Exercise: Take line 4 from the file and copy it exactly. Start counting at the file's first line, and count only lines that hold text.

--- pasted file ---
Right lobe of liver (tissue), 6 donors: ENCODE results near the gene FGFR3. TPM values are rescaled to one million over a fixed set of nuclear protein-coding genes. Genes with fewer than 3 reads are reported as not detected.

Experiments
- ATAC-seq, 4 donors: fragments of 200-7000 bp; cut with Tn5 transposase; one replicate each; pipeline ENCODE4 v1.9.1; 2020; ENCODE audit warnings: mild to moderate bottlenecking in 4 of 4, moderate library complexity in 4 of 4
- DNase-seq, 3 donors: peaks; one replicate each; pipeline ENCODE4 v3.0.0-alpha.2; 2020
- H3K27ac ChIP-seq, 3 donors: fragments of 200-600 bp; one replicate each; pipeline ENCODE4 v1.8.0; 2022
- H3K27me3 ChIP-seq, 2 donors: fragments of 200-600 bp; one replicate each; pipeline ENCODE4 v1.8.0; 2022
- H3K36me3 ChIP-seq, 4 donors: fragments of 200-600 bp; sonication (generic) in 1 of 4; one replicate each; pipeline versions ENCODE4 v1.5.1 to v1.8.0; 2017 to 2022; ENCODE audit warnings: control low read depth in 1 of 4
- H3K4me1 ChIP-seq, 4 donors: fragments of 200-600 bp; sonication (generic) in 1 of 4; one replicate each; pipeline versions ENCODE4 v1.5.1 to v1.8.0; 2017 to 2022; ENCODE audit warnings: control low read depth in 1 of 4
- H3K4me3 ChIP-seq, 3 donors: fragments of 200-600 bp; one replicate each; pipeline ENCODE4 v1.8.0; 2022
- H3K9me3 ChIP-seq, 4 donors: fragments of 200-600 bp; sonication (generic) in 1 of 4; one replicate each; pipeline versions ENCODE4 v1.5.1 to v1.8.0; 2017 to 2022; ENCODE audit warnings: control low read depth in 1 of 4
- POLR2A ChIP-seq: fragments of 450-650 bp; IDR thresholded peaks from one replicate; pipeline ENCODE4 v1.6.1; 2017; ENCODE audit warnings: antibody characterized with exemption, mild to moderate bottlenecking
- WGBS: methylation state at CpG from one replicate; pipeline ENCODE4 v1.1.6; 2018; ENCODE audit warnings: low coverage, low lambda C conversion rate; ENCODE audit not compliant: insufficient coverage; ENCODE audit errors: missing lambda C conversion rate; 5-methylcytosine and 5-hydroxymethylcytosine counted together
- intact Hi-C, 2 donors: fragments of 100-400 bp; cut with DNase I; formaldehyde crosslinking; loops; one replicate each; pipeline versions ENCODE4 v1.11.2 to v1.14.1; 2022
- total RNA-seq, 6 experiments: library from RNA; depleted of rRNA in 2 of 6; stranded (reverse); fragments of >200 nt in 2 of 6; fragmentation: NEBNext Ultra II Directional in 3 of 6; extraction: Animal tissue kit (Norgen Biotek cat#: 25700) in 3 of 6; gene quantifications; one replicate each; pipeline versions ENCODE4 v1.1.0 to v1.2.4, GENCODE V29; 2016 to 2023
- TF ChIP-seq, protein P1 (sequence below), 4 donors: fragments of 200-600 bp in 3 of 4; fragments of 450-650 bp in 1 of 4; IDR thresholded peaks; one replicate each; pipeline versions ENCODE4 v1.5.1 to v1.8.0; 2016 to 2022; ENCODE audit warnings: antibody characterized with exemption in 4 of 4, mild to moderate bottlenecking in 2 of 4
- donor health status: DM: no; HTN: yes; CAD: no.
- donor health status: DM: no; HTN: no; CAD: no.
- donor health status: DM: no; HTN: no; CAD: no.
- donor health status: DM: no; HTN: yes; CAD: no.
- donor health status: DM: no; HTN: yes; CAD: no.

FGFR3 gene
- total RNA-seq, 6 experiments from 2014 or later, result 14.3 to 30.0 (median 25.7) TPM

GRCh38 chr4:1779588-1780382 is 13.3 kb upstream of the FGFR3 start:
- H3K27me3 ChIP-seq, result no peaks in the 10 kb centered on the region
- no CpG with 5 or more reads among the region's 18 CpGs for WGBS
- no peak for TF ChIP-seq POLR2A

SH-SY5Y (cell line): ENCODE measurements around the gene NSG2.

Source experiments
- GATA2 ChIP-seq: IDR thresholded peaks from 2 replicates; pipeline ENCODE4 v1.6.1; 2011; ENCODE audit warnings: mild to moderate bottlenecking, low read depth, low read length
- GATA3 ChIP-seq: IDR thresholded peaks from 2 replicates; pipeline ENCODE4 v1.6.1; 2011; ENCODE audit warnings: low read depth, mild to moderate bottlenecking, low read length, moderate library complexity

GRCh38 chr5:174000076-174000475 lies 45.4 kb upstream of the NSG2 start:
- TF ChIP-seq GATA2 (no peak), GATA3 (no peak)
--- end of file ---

- DNase-seq, 3 donors: peaks; one replicate each; pipeline ENCODE4 v3.0.0-alpha.2; 2020